Don’t Be a Victim of Tax Identity Theft

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Tax time is in full swing, which means scammers are ready to steal your tax information and your refund, this is also known as tax identity theft. Tax identity theft happens when someone files a fake tax return using your personal information — like your Social Security number — to get a tax refund. Tax identity theft also happens when someone uses your Social Security number to get a job. Most likely, you will not be aware it’s happened until you receive a letter from the IRS stating they have more than one tax return filed in your name, or IRS records show wages from an employer you don’t know.

If you get a letter like this, contact the IRS Identity Protection Specialized Unit at 800-908-4490. You can find out more about tax identity theft at ftc.gov/taxidtheft and irs.gov/identitytheft.

To lessen the chance of becoming a victim, consider the following tips:

  • File your tax return early in the tax season, if you can, before identity thieves do.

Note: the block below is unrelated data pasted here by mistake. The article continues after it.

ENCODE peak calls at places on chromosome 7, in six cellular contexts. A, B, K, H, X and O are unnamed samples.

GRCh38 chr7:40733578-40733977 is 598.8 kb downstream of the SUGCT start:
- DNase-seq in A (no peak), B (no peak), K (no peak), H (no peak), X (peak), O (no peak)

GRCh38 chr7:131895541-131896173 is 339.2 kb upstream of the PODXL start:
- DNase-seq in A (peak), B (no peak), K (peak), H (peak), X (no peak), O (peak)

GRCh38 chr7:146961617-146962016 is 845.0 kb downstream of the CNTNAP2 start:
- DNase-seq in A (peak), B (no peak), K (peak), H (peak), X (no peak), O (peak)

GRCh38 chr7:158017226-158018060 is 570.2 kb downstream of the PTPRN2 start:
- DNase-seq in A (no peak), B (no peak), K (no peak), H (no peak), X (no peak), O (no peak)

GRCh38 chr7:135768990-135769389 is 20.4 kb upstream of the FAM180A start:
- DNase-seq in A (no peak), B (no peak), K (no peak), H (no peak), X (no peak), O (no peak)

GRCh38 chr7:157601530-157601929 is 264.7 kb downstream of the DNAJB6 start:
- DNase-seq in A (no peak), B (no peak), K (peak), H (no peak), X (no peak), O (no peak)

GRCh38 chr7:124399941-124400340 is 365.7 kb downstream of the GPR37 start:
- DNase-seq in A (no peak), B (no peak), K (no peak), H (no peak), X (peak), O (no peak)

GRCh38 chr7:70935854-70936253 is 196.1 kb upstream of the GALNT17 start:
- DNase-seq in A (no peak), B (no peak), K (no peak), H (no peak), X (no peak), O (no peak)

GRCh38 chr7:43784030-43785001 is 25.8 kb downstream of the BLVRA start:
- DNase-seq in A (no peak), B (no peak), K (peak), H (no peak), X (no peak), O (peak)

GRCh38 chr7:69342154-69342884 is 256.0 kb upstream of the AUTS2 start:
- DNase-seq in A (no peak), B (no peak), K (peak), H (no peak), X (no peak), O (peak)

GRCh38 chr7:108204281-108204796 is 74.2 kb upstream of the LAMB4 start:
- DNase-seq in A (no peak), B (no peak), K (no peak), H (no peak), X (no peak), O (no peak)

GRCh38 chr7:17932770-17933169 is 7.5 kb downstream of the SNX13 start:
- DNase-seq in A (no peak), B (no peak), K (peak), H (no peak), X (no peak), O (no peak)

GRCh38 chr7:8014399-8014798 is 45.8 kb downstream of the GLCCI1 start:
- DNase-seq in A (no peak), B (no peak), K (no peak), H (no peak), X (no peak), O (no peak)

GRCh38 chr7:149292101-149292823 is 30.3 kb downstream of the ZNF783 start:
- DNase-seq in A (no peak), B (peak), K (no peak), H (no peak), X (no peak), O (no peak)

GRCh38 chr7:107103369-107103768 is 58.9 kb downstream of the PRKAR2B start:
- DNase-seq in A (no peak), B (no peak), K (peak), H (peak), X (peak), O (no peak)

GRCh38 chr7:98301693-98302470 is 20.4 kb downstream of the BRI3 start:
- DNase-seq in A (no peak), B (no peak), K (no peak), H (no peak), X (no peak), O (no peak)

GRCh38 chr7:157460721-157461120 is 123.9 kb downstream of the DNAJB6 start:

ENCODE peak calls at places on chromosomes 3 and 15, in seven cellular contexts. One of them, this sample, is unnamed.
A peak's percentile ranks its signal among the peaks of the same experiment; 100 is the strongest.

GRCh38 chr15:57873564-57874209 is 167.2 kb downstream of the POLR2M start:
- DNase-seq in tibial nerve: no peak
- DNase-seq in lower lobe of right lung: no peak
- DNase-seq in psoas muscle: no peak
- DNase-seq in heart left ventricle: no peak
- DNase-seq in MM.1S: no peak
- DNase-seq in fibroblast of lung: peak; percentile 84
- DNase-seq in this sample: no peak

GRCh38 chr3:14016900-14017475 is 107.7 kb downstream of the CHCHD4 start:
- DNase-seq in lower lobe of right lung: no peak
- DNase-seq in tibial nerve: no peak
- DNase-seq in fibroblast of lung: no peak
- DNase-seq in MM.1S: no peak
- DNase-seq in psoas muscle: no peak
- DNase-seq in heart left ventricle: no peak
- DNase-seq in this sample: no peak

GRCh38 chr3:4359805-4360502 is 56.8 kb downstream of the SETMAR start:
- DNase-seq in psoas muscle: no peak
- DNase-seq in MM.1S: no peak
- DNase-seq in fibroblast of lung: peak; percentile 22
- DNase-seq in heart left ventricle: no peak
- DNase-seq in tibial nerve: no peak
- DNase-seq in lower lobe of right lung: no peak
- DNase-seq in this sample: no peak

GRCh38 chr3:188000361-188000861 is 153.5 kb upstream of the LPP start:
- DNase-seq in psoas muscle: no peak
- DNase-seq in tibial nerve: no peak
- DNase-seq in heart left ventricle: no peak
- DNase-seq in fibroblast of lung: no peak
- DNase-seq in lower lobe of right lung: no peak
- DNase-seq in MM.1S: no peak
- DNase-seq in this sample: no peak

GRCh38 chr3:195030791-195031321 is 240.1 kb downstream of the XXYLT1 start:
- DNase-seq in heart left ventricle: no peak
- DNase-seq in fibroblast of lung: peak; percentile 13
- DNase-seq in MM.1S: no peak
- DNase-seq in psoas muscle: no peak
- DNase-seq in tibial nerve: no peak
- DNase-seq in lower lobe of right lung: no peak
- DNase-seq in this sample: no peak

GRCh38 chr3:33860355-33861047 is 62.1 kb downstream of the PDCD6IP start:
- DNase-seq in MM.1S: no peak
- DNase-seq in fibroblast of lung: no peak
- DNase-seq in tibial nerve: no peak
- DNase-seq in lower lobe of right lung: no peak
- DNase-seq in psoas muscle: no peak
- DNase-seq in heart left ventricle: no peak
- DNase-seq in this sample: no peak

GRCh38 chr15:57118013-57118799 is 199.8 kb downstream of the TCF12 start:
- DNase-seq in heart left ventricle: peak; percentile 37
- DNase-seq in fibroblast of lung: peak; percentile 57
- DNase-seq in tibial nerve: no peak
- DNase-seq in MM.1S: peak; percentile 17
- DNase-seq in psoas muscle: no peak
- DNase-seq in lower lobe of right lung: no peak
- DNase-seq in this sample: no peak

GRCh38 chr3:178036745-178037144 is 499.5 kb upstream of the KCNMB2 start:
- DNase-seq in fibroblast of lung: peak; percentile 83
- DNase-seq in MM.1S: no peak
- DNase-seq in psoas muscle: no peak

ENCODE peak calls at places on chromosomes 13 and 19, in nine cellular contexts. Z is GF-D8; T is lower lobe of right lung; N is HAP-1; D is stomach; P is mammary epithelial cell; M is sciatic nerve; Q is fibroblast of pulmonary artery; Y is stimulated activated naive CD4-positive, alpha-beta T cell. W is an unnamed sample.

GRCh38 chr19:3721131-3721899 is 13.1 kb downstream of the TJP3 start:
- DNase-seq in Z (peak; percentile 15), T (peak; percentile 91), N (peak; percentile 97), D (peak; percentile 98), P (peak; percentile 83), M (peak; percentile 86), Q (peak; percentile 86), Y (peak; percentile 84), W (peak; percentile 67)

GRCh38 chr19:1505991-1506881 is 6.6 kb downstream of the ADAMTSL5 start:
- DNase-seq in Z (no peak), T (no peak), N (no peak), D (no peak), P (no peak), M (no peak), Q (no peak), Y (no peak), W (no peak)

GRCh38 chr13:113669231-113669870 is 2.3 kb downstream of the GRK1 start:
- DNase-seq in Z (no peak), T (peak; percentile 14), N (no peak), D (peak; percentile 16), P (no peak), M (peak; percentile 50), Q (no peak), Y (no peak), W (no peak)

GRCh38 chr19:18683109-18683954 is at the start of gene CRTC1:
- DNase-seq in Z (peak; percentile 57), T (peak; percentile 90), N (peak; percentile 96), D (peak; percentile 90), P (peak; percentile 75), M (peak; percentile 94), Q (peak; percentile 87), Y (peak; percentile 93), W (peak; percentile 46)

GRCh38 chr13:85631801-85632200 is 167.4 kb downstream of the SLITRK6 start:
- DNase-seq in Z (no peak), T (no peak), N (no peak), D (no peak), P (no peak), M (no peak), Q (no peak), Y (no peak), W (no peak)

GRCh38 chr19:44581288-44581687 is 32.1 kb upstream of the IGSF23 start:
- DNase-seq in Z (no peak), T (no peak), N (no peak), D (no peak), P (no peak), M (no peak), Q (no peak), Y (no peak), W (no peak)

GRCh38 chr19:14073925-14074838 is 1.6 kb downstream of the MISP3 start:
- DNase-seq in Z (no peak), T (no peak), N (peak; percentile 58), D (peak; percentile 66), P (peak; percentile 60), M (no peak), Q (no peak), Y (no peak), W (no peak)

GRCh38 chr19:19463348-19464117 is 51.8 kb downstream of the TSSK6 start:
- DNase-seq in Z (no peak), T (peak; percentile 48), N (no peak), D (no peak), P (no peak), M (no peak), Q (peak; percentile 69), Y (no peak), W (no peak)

• Use a secure internet connection if you file electronically. Don’t use unsecure, publicly available Wi-Fi hotspots at places like coffee shops or a hotel lobby.
  • Mail your tax return directly from the post office.
  • Shred copies of your tax return, drafts, or calculation sheets you no longer need.
  • Respond to all mail from the IRS as soon as possible.
  • Know the IRS won’t contact you by email, text, or social media. If the IRS needs information, it will first contact you by mail.
  • Don’t give out your Social Security number (SSN) or Medicare number unless necessary. Ask why it’s needed, how it’s going to be used, and how it will be stored.
  • Get recommendations and research a tax preparer thoroughly before you hand over personal information.
  • If your SSN has been compromised, contact the IRS ID Theft Protection Specialized Unit at 800-908-4490.
  • Check your credit report at least once a year for free at com to make sure no other accounts have been opened in your name.
  • Go to identitytheft.gov for a wealth of information and resources to help you restore your identity.

Source: Better Business Bureau and Federal Trade Commission: United States Federal Trade Commission, www.ftc.gov – not subject to copyright protection. 17 U.S.C. 403.

To report a scam, go to the BBB Scam Tracker. To find trustworthy businesses, go to https://www.bbb.org